College freshmen could be much more likely to drive stoned than drunk.
A new study published in the Journal of the American Medical Association found 31.3 percent of college-attending marijuana users drove shortly after using marijuana, compared to 6.8 percent of alcohol users who drove shortly after using alcohol. Men in particular were roughly five times more likely than women to drive after using either substance.
An even higher percentage of men and women rode in a car being driven by a marijuana-using or drinking driver, and both groups were much more likely to drive with someone who recently used marijuana than someone who recently used alcohol.
While it's true less people use marijuana than alcohol, drugged driving was so prominent that college students overall were still roughly 43 percent more likely to drive after using marijuana than drive after using alcohol.
What's behind the difference?
Researchers suggest that college students in general perceive stoned driving to be safe.
The popular misconception is that, while alcohol demonstrably slows someone's reflexes, marijuana makes drivers more anxious and, therefore, more attentive to possible mistakes on the road. But the research shows that, while marijuana doesn't affect everyone in the same way, it does impair a person's ability to drive at some level.
What are some of the study's weaknesses?
For one, the study was based on a survey. It's unclear how truthful or accurate the students' responses were, even though students were told names would be kept confidential. It's possible, for example, that students were aware of the stigma surrounding drunk driving but not a similar stigma surrounding drugged driving; that could make respondents much more likely to admit to drugged driving but not drunk driving.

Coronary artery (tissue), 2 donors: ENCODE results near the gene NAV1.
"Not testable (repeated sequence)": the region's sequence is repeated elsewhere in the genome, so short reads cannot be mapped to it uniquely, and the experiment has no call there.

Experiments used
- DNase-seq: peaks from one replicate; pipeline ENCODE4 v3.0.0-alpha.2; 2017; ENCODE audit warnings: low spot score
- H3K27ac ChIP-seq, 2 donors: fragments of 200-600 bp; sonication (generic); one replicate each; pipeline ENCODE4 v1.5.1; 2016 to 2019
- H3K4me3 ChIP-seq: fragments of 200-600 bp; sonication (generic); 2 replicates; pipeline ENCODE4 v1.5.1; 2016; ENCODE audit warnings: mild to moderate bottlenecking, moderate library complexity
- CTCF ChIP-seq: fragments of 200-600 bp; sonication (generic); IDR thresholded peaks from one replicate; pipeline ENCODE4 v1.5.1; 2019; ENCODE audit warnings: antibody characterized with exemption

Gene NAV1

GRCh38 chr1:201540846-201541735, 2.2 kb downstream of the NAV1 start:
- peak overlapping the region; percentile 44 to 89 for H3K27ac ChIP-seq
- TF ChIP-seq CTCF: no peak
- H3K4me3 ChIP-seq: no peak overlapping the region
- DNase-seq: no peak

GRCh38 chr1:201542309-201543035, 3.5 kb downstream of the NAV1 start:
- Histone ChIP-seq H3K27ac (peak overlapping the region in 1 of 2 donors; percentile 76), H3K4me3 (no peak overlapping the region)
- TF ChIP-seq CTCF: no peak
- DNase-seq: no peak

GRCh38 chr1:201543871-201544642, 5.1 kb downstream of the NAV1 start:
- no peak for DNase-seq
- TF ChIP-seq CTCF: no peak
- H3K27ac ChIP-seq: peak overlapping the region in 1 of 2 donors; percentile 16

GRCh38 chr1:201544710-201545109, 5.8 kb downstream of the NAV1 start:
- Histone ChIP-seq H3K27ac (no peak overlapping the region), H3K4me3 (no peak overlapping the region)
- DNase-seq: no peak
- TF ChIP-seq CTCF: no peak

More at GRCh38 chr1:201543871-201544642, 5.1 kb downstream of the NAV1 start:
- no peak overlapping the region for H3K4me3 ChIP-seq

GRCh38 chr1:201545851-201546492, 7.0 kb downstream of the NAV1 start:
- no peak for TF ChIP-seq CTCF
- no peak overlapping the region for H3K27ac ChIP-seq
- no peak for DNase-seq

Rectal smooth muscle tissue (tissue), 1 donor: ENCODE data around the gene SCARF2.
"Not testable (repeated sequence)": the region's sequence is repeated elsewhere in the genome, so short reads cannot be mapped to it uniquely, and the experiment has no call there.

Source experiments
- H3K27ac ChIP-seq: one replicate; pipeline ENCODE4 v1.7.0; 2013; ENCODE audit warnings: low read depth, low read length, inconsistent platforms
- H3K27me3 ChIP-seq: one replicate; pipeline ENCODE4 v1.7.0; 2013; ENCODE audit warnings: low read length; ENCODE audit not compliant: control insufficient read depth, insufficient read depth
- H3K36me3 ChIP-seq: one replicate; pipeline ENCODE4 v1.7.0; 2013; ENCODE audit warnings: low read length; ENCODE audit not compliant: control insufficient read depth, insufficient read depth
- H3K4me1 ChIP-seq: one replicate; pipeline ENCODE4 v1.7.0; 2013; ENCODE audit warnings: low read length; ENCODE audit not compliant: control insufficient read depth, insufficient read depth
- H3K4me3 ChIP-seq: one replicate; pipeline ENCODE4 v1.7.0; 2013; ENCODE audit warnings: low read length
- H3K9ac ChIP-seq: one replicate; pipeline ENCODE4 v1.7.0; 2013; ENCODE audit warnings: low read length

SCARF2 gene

The study also didn't measure the time between substance use and driving, the level of impairment, or the incidence of car crashes. So it's impossible to gauge, based on the study's results, whether marijuana- or alcohol-using students were seriously impaired when they drove.
So why does this matter?
At the very least, the study strongly suggests drugged driving is more accepted than drunk driving. As public support grows and more states move to legalize marijuana, the findings could help shape public education campaigns that typically follow legalization. The study's authors in particular called for further research into what kind of counseling and education could help bring down the rates of drugged driving as marijuana becomes more available across the country.
Correction: The headline originally misstated the rate of college freshmen who are drugged driving compared to drunk driving. This post was updated to correct the mistake and clarify the data within the story.